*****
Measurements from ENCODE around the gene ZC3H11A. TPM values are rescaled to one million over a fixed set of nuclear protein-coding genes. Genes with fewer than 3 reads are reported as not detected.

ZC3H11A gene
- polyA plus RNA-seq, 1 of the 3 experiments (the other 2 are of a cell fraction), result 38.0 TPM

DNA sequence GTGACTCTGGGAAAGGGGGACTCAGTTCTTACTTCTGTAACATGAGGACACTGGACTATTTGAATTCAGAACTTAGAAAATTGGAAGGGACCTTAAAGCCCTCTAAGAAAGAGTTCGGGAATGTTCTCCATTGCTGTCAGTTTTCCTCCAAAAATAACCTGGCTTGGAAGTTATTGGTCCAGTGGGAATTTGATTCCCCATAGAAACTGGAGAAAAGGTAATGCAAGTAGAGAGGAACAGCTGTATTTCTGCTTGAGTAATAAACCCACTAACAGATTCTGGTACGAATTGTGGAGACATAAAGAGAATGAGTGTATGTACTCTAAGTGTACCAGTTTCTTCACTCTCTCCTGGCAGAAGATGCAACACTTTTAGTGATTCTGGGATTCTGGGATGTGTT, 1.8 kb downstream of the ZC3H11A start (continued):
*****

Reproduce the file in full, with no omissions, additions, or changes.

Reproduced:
Measurements from ENCODE around the gene ZC3H11A. TPM values are rescaled to one million over a fixed set of nuclear protein-coding genes. Genes with fewer than 3 reads are reported as not detected.

ZC3H11A gene
- polyA plus RNA-seq, 1 of the 3 experiments (the other 2 are of a cell fraction), result 38.0 TPM

DNA sequence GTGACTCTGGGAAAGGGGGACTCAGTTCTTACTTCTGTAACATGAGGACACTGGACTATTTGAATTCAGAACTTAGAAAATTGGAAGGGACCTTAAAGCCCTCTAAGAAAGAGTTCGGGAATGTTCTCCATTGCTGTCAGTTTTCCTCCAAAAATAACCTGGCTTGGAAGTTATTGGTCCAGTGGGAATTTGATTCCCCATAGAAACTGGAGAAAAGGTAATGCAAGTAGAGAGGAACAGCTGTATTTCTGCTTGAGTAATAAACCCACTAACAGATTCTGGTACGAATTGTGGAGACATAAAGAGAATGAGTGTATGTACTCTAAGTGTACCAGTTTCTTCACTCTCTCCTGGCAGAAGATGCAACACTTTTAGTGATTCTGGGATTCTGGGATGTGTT, 1.8 kb downstream of the ZC3H11A start (continued):